by Tom Risbrudt, DDS
Exercise is a crucial part of staying heart healthy. Get moving!If you are noticing teeth that are worn, discolored, misshapen, misaligned or missing, you might be a candidate for cosmetic dentistry. People choose cosmetic dentistry for different reasons:
• Some people have generally healthy teeth and choose to change their smile to a more dazzling, more attractive and more youthful appearance.
• Others have dental problems and need to restore their teeth to health and full, comfortable function. During a restoration (makeover) process that addresses their health and functional needs, their dentist can simultaneously create a youthful, beautiful smile.
Regardless of your reasons, doesn’t it make sense to get the best, customized result for you, personally?
Cosmetic versus Esthetic Dentistry
The term cosmetic makes us think of changing or adding something to make it more beautiful. You may associate the word cosmetic with doing something for the sake of appearance. The term esthetic carries with it the connotation of beauty taken to a higher art form. You may associate the word esthetic with the appreciation for the artfulness of the appearance being in good taste. (“Nice caps!” versus “You look terrific—what have you done for yourself?”)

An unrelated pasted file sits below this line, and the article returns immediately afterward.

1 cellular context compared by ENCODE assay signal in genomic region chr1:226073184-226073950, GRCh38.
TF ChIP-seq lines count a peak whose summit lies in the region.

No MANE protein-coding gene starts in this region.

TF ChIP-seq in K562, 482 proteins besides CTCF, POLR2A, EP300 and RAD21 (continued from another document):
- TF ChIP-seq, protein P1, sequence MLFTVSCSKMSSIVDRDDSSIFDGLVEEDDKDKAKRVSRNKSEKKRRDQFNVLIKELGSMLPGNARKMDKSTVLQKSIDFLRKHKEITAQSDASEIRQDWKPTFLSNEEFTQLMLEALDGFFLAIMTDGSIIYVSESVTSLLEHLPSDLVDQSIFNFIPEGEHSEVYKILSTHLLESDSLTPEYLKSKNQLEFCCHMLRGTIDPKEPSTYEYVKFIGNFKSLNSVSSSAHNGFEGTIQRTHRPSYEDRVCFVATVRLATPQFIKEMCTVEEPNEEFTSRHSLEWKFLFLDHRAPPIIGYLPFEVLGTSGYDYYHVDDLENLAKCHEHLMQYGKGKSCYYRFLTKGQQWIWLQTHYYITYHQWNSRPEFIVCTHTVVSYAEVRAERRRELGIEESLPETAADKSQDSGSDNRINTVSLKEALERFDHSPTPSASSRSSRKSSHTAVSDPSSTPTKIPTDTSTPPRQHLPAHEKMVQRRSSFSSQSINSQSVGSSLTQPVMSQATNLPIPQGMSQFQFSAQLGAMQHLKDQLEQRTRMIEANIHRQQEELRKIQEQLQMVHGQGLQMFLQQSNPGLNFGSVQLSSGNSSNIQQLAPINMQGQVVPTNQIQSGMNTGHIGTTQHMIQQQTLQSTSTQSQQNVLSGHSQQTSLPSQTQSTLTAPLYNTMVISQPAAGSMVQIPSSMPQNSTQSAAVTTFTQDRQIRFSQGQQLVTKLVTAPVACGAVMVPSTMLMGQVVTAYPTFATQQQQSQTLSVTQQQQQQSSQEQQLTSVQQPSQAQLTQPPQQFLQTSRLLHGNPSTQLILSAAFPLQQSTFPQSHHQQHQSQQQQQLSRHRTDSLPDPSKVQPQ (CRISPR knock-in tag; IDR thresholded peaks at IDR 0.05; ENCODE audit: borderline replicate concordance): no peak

The entertainment industry and the media have greatly influenced the public’s perception of how they want their teeth to look.
Cosmetic/esthetic dentistry has more than one accepted avenue for expression, for instance, “young natural” vs. “young perfect”, “middle-aged natural” vs. “middle-aged perfect,”etc. This influence has resulted in a plethora of products to meet this demand, both in terms of home whitening all the way up to new porcelains to duplicate the extraordinary whiteness achieved with bleaching, for instance.